As far as parasitic nematodes go, pinworms are comparatively benign. Whereas Ascaris roundworms
go tearing through your organs and can block up your intestine, and hookworms
are basically gut-dwelling vampires that drink your blood, for the most part, pinworms just give you an itchy bottom
. But the human pinworm (Enterobius vermicularis
) is only one out of about 850 described species of pinworms
. Pinworms belong to the order Oxyurida
and they are found in the hindgut of various insects, reptiles, amphibians, fish, birds, and mammals, and as mentioned above, they don't usually cause their host much trouble - all they really want to do is munch on bacteria, and it just so happen that the hindgut of some animals, especially those that include plants as a significant part of their diet, is heaven for the kind of bacteria that pinworms crave.
|Adult female G. batrachiensis on the left, adult male G. batrachiensis on the right|
Left photo is from Fig. 1 of this paper and the right photo is from Fig. 1 of this paper
is a species of pinworm that infects amphibians and it has been reported from 18 species of frog and toad. But G. batrachiensis
only survive in the gut of their host during the tadpole stage. Once a tadpole begins metamorphosing into an adult, it become uninhabitable for G. batrachiensis
. Reason being that while most tadpoles are algae-feeding herbivores with a long coiled gut, frogs and toads have relatively a short hindgut and are strictly carnivorous - so the complete opposite of what a pinworm needs. From the pinworm's perspective, this puts a definitive time limit on how long its cozy oasis will last before it transforms into a barren wasteland. In the study featured in today's blog, a group of researchers investigated how this parasite respond to living in tadpoles of different frog species, and whether there are some tadpoles that are more of a pinworm magnet than others.
By far the most important task that a parasite needs to accomplish during its limited time in the host is reproduction. Gyrinicola batrachiensis
can reproduce in two different ways: (1) the asexual way, which result in thick-shelled eggs that are release to the outside world and infect other tadpoles, or (2) via sexual reproduction which produce a mix of both thick-shelled eggs and thin-shelled eggs. Those thin-shelled eggs never leave the tadpole, instead they are "autoinfective" - which means they hatch right there in the tadpole's gut and starts growing. So while those thin-shelled eggs won't survive the rigours of the outside world, but are good for filling up the tadpole's gut with more worms in a relatively short period. Each of those egg types have their own purposes, so how does G. batrachiensis
balance between producing those two different types of eggs?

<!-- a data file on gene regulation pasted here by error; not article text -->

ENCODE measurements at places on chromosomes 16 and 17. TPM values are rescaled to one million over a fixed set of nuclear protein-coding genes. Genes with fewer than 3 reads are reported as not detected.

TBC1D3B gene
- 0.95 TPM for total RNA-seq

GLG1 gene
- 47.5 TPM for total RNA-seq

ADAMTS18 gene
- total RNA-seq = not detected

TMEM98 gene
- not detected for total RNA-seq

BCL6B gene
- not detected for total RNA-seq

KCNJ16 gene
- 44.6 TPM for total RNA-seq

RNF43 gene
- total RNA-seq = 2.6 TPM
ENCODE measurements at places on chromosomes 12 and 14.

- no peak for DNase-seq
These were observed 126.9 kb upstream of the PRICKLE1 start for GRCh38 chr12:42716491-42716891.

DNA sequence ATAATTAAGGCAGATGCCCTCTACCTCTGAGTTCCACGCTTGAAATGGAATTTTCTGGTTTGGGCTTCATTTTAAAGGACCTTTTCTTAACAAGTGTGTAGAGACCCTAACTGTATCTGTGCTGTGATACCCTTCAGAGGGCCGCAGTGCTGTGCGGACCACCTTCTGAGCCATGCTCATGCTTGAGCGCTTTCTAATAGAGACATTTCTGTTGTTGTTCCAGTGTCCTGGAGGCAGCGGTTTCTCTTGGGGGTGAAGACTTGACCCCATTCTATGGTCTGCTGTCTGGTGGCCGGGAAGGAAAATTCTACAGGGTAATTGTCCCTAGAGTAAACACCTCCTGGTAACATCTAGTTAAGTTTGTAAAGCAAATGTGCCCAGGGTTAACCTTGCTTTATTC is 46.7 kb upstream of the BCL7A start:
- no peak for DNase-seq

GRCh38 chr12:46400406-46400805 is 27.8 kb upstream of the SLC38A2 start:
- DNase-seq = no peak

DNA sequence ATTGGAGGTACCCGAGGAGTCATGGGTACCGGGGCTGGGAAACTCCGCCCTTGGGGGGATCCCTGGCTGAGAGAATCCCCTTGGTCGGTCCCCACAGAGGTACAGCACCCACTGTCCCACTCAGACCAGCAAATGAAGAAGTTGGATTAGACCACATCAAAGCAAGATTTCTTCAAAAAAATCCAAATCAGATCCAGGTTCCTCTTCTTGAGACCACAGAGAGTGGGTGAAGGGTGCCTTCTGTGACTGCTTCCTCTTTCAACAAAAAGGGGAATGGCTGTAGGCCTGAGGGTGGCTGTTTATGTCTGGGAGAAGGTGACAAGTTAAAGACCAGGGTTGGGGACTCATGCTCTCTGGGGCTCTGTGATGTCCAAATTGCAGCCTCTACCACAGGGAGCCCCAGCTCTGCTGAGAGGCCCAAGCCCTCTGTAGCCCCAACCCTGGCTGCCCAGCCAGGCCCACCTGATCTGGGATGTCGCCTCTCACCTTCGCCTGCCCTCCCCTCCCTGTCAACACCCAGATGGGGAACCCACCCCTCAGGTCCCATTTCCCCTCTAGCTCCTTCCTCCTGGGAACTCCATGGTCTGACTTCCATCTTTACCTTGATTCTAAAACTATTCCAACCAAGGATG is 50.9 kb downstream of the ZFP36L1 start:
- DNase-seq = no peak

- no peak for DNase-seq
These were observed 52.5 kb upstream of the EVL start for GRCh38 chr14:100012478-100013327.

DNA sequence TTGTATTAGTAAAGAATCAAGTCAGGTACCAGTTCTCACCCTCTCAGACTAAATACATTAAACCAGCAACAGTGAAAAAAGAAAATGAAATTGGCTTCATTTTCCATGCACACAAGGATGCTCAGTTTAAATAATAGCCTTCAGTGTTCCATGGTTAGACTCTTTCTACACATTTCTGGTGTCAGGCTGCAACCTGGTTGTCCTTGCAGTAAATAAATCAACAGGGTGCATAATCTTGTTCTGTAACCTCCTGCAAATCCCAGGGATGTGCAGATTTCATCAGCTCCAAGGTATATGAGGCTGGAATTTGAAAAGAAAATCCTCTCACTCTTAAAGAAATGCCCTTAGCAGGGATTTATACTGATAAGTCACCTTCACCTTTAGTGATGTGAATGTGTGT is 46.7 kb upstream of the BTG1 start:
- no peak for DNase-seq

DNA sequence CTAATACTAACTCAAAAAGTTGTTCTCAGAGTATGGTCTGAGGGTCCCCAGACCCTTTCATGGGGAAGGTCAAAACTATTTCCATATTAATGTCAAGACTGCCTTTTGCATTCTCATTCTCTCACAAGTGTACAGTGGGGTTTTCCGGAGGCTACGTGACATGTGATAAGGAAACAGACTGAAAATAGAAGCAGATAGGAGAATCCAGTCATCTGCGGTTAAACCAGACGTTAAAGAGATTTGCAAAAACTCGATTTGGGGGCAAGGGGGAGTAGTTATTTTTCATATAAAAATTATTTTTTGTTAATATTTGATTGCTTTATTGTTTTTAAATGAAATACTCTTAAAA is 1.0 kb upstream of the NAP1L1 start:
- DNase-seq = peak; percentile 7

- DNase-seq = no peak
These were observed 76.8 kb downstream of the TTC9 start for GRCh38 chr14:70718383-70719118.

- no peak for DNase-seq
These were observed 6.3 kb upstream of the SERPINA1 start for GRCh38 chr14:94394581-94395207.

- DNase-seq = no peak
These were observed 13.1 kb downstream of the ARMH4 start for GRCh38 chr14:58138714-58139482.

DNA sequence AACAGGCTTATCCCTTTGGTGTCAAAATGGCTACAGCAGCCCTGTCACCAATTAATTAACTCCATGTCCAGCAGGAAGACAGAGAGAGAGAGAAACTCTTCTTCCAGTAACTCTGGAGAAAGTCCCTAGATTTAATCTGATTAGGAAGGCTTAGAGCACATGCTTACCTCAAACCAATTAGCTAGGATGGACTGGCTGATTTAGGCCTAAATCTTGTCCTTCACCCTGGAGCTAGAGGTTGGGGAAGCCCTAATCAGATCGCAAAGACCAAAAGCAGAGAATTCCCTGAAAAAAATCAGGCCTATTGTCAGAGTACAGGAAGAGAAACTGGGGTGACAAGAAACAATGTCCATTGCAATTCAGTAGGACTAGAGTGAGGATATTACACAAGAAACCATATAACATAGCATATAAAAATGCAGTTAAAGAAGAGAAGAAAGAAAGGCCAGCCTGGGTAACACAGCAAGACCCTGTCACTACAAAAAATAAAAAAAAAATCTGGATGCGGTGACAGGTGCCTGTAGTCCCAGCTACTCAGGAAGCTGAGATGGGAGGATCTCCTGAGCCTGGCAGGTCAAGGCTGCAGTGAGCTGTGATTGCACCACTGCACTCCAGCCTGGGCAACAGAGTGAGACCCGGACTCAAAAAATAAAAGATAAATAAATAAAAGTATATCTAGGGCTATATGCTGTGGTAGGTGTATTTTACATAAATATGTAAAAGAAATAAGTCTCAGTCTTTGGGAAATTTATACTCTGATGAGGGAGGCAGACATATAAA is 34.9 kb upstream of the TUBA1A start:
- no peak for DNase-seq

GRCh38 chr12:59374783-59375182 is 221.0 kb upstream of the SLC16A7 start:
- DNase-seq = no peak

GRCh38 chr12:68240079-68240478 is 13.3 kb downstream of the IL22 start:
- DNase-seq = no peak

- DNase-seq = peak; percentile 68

Of the five different species of frogs and toads that the researchers examined, one species stood out as being the best host for G. batrachiensis
- the tadpoles of the Southern leopard frog (Rana sphenocephala
). Leopard frog tadpoles are much larger than those of other four species they looked at, and it takes between 8 to 13 weeks for the tadpole to reach adulthood, comparing with the tadpoles of the other species which can complete development in as little as 4 weeks. With more space and time to grow, the pinworms living in leopard frog tadpoles could afford to invest time and resources towards growing bigger instead of rushing to pump out eggs before their time runs out. In the long run, bigger worms can produce more eggs - but the pinworms living in the tadpoles of those other frog species don't have that luxury.
Additionally the researchers found that only the pinworms in leopard frog tadpoles produced the autoinfective thin-shelled eggs. While pinworms in the tadpoles of other frog species have to focus on producing thick-shelled eggs to infect new tadpoles before their limited time run out, those in the gut of leopard frog tadpoles have more time and room to work with - so they might as well make the most of it by producing some autoinfective, thin-shelled eggs to fill up the tadpole's gut with more of its own offspring and get a head start on producing the next generation.
But while the leopard frog tadpole seems to provide G. batrachiensis
with the ideal environment, it is not the species which is most commonly infected with G. batrachiensis
. Once those thick-shelled eggs leave the tadpole, they sink to the bottom of ponds where they wait to get sucked up by an unwary tadpole - and they don't get to chose which tadpole they end up in. For this study, the researchers found that pinworms were most commonly found in the tadpoles of Blanchard's cricket frog (Acris blanchardi
). In contrast, the tadpoles of the narrow-mouthed toad (Gastrophryne olivacea
) found in the same pond managed to stay worm-free.
So why does one species seem to be a pinworm magnet while the other manage to stay clean even though they are living in the same environment? This might something to do with how they eat. Tadpoles of the Blanchard cricket frog feed by scrapping algae off the bottom of ponds with their mouth. In the process, they also suck up some of those thick-shelled pinworm eggs that are lurking amidst the muck. In contrast, the tadpoles of narrow-mouthed toad feed by slurping tiny plants and animals off the water's surface, so they don't come anywhere near those pinworm eggs. While G. batrachiensis
might not always end up in their ideal host, they always try to make the most of it.
Pierce, C. C., Shannon, R. P., & Bolek, M. G. (2018). Distribution and reproductive plasticity of Gyrinicola batrachiensis
(Oxyuroidea: Pharyngodonidae) in tadpoles of five anuran species. Parasitology Research 117